A pedestrian-oriented theater district on 30 acres would be the first phase of construction, which could begin in about 18 months.
That includes a 57,000 square-foot Cinemark theater, the second the national chain would locate in Arizona, and 103,000 square feet of retail space.
"This is going to be a place where you want to be," said head architect Robert Saemisch of Saemisch DiBella Architects Inc., which will design the theater.
Future phases include the Bass Pro store on 25 acres, a 110-acre retail district where the Super Wal-Mart would locate, a 30-acre auto mall and a 45-acrecommerce park.
Bass Pro Shops, an outdoor sporting-goods giant that sells everything from rods and rifles to hunters' underarm deodorant and camouflage infant booties, attracts millions of tourists annually.
The Missouri-based chain is opening its first Western store in Las Vegas on Nov. 11. Saemisch estimated that the 180,000- to 200,000-square-foot store in Mesa could attract 2 million tourists a year.
The developers' proposal will be considered at several City Council sessions and planning and zoning meetings.
The city also plans to hold several public meetings on the development.
Who is Hugh Hallman? I though Tempe's mayor was that Peter Puffing Homo, Neil Guliano!
(Hugh must be his Homeland Security Advisor.)
I think Guiliano finally retired to go chug cock elsewhere than the upsidedown pyramid...
Hallman got elected.
The use of taxpayer money to "lure" businesses is repugnant, no matter what business it is.
Will Glendale give a Blimpie's owner a multi-million (hell---multithousand) dollar tax break like that? I mean...sales taxes in Glendale and jobs, too...?
Answer is no. No city will.
It's bullshit and taxpayers should be outraged.
I'm sure the city is thinking about their new tax source is trying to bring in buisiness. Maybe a $40 million dollar investment isn't a bad thing if the city stands to make $10 million a year in income.
Why don't they try creating a business environment where they don't have to give taxpayer-funded bribes/kickbakcs/payoffs (which is all this is) in order to attract businesses.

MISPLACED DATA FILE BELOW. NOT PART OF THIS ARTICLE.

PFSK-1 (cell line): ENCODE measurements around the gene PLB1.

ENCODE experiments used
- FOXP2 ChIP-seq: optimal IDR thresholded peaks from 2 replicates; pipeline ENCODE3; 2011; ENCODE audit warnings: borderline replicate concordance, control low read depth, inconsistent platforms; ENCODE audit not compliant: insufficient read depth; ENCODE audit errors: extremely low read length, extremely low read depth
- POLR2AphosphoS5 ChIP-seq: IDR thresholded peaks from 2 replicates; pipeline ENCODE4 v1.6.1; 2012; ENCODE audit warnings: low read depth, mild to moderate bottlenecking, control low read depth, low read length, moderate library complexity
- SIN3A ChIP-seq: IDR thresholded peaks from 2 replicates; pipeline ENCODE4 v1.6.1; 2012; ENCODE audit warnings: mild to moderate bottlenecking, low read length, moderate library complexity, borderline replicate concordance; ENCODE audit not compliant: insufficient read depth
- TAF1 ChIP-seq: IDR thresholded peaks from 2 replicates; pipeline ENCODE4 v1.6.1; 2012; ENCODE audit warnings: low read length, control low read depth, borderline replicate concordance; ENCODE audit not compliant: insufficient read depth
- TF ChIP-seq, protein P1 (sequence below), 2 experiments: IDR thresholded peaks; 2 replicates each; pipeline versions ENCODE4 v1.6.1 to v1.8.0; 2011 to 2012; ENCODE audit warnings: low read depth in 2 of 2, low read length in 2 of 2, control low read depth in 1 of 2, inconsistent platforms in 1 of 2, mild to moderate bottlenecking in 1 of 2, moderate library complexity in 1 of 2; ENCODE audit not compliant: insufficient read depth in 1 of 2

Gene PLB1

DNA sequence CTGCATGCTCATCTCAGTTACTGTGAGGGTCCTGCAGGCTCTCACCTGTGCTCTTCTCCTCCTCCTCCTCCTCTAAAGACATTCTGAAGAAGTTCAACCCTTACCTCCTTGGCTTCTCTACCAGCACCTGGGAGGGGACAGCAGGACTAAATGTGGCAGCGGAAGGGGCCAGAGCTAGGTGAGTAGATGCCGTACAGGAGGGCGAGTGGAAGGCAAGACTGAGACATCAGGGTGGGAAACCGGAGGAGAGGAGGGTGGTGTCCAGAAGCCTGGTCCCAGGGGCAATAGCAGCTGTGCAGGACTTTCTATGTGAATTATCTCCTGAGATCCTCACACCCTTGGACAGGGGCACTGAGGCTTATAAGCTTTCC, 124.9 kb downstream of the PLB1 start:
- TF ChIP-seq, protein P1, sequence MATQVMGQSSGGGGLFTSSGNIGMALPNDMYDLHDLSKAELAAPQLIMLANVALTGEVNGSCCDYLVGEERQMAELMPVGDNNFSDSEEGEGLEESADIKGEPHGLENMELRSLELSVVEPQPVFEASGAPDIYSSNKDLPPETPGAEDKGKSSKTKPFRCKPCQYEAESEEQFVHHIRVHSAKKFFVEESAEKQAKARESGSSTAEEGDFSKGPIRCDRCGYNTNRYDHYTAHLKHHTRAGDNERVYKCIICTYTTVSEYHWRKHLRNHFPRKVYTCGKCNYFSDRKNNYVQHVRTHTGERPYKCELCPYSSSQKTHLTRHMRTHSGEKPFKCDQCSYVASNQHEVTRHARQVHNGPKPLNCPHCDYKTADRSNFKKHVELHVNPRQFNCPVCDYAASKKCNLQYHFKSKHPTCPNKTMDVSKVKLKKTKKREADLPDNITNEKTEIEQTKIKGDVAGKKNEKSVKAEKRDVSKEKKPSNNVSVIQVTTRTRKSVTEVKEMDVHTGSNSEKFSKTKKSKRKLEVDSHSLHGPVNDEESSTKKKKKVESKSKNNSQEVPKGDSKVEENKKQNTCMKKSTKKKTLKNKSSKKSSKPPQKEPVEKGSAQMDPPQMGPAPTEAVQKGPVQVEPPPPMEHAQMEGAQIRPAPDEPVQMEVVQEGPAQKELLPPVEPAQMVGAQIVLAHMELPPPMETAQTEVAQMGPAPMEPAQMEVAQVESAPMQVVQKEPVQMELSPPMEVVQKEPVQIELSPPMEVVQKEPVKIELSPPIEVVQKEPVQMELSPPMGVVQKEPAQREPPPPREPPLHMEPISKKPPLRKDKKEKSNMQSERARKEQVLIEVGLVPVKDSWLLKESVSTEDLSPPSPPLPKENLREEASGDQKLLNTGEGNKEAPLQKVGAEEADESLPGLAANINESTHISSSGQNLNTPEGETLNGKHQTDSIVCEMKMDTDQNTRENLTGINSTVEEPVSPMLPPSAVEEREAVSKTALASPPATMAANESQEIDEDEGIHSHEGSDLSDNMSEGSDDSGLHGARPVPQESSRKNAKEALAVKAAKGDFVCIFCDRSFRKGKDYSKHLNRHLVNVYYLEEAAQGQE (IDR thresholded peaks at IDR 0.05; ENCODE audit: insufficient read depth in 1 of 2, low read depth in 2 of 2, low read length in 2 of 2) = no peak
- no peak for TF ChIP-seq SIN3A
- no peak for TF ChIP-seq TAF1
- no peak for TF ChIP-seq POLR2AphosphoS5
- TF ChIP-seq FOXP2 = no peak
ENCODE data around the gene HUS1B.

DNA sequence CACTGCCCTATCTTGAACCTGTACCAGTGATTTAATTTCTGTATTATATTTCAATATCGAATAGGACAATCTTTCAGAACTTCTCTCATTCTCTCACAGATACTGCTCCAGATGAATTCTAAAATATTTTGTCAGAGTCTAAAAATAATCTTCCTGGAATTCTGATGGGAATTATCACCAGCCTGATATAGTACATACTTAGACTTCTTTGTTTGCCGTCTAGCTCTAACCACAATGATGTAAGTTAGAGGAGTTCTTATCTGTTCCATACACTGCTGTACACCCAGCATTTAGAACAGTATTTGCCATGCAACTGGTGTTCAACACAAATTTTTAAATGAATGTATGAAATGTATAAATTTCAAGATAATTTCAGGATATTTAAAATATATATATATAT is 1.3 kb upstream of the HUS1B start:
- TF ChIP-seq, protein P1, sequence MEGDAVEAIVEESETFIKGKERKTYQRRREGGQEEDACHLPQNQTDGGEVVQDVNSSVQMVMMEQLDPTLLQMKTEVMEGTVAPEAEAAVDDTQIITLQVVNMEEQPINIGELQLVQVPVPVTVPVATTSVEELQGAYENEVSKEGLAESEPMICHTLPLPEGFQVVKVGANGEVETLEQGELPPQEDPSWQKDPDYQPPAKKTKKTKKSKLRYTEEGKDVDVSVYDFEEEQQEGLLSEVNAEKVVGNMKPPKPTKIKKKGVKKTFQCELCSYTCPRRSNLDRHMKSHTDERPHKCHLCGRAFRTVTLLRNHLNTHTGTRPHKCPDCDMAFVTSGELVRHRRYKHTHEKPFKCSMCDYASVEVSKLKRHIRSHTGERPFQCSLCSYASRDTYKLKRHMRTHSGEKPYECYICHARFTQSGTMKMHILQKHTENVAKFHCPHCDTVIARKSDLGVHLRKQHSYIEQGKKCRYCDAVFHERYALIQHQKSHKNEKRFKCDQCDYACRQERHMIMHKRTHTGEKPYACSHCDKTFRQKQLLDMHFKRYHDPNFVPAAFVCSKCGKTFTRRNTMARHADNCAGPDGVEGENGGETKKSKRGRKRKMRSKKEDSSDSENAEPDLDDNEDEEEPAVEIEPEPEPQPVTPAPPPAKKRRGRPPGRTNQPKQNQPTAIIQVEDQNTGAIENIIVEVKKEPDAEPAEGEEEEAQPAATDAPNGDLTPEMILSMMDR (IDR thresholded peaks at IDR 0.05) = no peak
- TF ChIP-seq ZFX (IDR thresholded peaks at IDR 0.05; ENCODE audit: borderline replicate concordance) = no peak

I can't imagine that residents wouldn't like their portion of the $40 million instead of it going to a government-funded giveaway.
Better than spending money on a stadium.
Tell me about it. I spent enough of my own money trying to get it stopped.
I'm with TimW on this one. I'm repulsed by the basic principle of using taxation as a means to coerce or bribe individuals to do or not do something.
AMEN !! The business should move in because its a great market and a great city, not because the local politicians pay them off.
I get teh feeling that some folks are for this because they are blinded by the fact that its Bass Pro Shop. If it were a Davids Bridal Megastore i think they would be singing a diferent tune.
And honestly does Mesa really need yet annother automall? sheesh.
I'm surpised this development is going through without a lot of complaints because of the Super Walmart. Most people hates those.
City of Mesa is probably helping push this project through strictly becuase of sales tax benefits.
Here's one thing to think about when you hear about Cities giving developers breaks and incentives. None of the money is cash the city is giving these guys up front. It is all future money the city is going to receive from the developer once the project is done. If the project doesn't get built, the city doesn't get anything. Also, developers are given breaks on impact fees to tie into city utilities but the developer has to pay for the installation for all public utilities to their project. This usually means installing water and sewer main lines in all adjacent streets which could be 2-3 miles. Very expensive. They are doing work the city will have to do later and the city doesn't pay for it. It's a win-win situation for the city.
The $42 million is nothing considering the city will be getting $10 million a year in sales tax.